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NZ Dollar Outlook: Kiwi held back by global fears

Tuesday 8th June 2010

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The New Zealand dollar will be at the mercy of investors’ dwindling appetite for risk, even as the Reserve Bank is poised to start hiking interest rates on Thursday, with strategists expecting a sombre week for the currency.  

All seven economists and strategists in a BusinessWire survey are neutral or undecided on where the kiwi will go this week, though three have a bias to the downside, and two to the upside.

The kiwi dollar slumped 3.3% over the long weekend after share markets in the U.S. and Europe tumbled amid heightened fears about Europe’s sovereign debt crisis and weaker than expected American labour data.  

“The market is panicking, and has been panicking for a while – it seems determined to carry on panicking with no rhyme nor reason,” said Derek Rankin, director at Rankin Treasury Advisory Ltd. “The kiwi’s broken down through some fairly key levels.” 

The kiwi dollar fell to 66.26 U.S. cents from 68.54 cents on Friday in New York, and Rankin has given it a negative bias this week, amid subdued appetite for higher yielding assets.  

This comes ahead of Thursday’s monetary policy statement by central bank Governor Alan Bollard, who is expected to hike the official cash rate 25 basis points to 2.75%, according to a Reuters survey.

Investors are betting Bollard raises rates 159 basis points over the next 12 months, according to the Overnight Index Swap curve.  

Bollard embarked on the developed world's steepest series of cuts to the benchmark interest rate in response to New Zealand’s worst recession in 18 years, and slashed the OCR to a record low 2.5%, where it’s remained since April last year.

Since then, New Zealand’s economy has bounced back faster than predicted, initially with a net inflow of new migrants and returning expatriates propping up the property market, then with surging dairy prices underpinning strong exports.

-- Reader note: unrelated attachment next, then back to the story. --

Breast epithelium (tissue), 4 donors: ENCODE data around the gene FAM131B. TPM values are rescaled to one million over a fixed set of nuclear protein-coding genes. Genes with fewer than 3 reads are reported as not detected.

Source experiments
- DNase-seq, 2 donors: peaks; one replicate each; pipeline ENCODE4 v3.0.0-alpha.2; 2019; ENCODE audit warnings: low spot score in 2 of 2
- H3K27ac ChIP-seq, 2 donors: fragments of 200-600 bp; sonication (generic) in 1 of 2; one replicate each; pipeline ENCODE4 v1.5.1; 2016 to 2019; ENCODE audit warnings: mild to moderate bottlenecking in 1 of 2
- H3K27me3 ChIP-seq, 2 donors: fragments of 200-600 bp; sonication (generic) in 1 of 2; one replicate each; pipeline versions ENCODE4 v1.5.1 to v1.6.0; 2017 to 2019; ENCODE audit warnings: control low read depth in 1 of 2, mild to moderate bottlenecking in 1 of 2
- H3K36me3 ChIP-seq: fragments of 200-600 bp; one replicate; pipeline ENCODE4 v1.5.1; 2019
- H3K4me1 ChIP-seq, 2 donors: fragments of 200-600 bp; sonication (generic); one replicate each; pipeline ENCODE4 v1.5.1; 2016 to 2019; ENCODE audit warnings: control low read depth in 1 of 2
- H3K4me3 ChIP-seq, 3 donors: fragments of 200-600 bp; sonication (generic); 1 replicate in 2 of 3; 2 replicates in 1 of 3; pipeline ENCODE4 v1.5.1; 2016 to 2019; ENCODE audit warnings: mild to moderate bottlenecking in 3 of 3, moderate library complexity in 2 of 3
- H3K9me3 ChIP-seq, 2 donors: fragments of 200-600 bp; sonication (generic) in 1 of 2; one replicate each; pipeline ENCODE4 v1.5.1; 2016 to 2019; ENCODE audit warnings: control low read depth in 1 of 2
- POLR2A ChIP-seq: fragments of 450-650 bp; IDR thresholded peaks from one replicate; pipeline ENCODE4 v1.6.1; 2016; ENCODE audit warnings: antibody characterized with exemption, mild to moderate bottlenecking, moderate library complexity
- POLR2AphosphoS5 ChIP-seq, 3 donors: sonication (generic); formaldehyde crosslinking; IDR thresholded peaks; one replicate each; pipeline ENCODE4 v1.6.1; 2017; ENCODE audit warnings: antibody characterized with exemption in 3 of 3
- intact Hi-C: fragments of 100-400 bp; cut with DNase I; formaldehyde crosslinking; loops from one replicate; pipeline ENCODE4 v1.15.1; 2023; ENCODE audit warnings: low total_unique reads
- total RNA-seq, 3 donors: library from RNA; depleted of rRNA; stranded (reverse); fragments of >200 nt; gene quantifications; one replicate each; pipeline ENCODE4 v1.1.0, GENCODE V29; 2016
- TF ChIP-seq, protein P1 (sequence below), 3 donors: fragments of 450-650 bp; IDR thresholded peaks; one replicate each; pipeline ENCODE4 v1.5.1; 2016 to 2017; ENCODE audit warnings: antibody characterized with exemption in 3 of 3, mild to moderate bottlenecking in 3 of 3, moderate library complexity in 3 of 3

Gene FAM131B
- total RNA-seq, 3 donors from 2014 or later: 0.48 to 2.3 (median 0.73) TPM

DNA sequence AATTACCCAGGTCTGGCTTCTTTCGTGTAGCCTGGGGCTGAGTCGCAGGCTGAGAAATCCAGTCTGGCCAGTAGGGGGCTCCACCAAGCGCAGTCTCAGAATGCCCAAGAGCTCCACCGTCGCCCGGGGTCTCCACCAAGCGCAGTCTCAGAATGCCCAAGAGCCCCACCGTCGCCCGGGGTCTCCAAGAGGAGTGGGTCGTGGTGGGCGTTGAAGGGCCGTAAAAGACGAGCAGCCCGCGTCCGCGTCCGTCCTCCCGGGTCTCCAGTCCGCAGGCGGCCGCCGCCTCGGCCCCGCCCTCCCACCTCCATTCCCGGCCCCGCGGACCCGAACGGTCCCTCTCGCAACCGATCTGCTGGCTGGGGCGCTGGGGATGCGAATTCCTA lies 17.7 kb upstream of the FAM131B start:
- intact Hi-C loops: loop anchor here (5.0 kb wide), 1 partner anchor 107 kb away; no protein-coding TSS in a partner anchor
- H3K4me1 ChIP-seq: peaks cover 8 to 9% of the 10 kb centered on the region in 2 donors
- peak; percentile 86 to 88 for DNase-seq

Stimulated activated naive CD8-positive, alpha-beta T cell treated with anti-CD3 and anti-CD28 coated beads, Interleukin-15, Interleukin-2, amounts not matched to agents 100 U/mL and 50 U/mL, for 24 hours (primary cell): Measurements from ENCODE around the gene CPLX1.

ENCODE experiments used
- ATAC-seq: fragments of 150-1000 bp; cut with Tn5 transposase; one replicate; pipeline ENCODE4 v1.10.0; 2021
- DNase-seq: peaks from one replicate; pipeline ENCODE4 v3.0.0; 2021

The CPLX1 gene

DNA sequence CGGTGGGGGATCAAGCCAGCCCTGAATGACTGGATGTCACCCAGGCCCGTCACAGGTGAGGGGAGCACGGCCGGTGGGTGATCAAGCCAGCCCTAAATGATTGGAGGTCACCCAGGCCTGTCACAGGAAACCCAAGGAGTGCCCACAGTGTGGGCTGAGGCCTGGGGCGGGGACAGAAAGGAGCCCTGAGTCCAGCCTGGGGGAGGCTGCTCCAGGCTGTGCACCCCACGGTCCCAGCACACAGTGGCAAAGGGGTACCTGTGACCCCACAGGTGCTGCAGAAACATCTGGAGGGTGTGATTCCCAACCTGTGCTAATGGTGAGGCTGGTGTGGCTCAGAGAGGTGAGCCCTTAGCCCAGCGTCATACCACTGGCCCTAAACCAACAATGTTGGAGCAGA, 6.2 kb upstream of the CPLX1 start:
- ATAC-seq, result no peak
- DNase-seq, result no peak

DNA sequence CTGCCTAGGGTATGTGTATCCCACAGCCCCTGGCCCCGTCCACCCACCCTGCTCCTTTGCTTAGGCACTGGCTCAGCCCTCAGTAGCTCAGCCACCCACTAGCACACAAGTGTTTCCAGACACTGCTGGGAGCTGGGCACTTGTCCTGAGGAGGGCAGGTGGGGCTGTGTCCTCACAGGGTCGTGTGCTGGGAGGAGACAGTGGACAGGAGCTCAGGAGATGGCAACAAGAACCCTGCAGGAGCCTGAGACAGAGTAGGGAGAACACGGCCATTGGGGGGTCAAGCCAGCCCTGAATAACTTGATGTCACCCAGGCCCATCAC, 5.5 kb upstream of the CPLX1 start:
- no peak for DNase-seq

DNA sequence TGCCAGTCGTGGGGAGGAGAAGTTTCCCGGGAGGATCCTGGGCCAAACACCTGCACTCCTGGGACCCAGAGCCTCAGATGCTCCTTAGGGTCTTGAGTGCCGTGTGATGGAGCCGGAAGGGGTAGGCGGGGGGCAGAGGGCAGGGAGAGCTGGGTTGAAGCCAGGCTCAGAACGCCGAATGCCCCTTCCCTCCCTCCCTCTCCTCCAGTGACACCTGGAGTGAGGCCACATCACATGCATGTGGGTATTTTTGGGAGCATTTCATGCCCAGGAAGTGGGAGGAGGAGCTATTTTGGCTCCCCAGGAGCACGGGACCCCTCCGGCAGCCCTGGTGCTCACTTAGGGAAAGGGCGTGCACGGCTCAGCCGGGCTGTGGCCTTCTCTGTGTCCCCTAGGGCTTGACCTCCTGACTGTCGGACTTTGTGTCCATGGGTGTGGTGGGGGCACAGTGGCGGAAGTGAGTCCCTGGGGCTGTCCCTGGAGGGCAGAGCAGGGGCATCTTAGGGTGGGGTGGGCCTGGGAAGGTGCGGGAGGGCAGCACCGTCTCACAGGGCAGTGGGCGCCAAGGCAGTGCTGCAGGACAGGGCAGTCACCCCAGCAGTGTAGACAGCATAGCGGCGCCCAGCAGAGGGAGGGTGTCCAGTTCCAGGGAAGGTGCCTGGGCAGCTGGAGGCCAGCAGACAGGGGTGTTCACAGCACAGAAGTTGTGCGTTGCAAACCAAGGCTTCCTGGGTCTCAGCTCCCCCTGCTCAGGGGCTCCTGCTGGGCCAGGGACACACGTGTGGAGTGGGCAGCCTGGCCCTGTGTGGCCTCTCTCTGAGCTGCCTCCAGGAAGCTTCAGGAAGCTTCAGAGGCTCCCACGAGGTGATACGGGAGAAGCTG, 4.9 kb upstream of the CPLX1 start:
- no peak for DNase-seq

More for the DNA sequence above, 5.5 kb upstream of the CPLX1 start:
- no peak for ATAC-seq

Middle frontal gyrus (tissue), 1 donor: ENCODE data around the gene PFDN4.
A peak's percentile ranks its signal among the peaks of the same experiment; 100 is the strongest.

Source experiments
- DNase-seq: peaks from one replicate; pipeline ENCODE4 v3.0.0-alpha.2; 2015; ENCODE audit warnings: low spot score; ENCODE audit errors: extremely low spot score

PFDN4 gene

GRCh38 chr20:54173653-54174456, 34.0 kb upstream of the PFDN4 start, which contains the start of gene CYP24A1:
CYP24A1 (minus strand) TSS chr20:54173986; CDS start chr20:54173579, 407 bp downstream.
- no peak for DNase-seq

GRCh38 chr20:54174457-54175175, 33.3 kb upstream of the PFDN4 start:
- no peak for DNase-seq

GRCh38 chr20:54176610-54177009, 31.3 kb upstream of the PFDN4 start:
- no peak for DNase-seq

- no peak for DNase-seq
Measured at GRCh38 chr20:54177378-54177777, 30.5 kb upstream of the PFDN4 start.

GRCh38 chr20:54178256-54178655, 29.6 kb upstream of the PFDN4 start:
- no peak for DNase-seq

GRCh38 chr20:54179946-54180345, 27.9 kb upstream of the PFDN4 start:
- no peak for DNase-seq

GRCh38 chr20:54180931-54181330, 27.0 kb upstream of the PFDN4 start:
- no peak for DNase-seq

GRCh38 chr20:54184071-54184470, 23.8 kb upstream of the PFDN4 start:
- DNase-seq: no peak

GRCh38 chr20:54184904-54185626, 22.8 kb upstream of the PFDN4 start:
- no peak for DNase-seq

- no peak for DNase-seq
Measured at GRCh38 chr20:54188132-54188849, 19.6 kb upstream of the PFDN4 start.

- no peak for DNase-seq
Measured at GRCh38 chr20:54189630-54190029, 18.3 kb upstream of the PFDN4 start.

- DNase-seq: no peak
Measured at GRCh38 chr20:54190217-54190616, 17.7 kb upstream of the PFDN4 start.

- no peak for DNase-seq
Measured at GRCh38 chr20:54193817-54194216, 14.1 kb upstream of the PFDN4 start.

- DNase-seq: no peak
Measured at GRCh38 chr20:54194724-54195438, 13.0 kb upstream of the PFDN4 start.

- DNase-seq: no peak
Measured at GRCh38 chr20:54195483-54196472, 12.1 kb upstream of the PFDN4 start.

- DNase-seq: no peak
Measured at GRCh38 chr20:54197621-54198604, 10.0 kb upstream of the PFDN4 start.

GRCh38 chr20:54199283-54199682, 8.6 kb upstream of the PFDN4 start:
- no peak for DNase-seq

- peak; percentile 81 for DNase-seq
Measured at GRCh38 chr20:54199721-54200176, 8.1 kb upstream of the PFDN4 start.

Robin Clements, economist at UBS, expects Bollard will hike the OCR this week, and said that will probably be positive for the currency, though global risk appetite will be the dominant theme.

With an OCR increase damping interest rate differentials with Australia, Clements expects the kiwi will make stronger gains against its trans-Tasman counterpart than against the greenback, which is subject to international sentiment.

The kiwi was little changed at 81.05 Australian cents from 81.02 cents on Friday in New York.  

Clements also predicts the first quarter terms of trade, also out on Thursday, will help underpin support for the kiwi. The value of exports grew 6.8% in the three months through March, according to a Reuters survey, turning around a 0.3% contraction a quarter earlier.  

Still, the current levels are a turning point, according to Westpac Banking Corp. market strategist Imre Speizer, who says the kiwi has a 50-50 chance of bouncing back from its recent slump, or tumbling further to 62 US cents. The 65.50 cents level is “extremely critical” for its direction, and if it closes below that, it will extend its decline, he said.  

The kiwi dollar will probably be little changed on a trade-weighted basis, with weakness against the greenback likely to offset any gains on the other cross-rates, according to BusinessWire’s survey.  

The kiwi dropped to 65.40 on the TWI from 66.84 last week, and fell to 60.80 yen from 63.58 yen. It declined to 55.47 euro cents from 56.22 cents on Friday in New York, and decreased to 45.72 pence from 46.76 pence.  

Rankin said the fundamental strengths in New Zealand’s economy are being borne out in the cross-rates, but in the current environment, investors are flocking to so-called safe-havens such as the US dollar and yen.  

On the data radar this week, New Zealand’s first quarter building work put in place showed a pick-up in residential activity in the first three months this year, though manufacturing was very weak, while Finance Minister Bill English will appear before Parliament’s Finance and Expenditure Committee.

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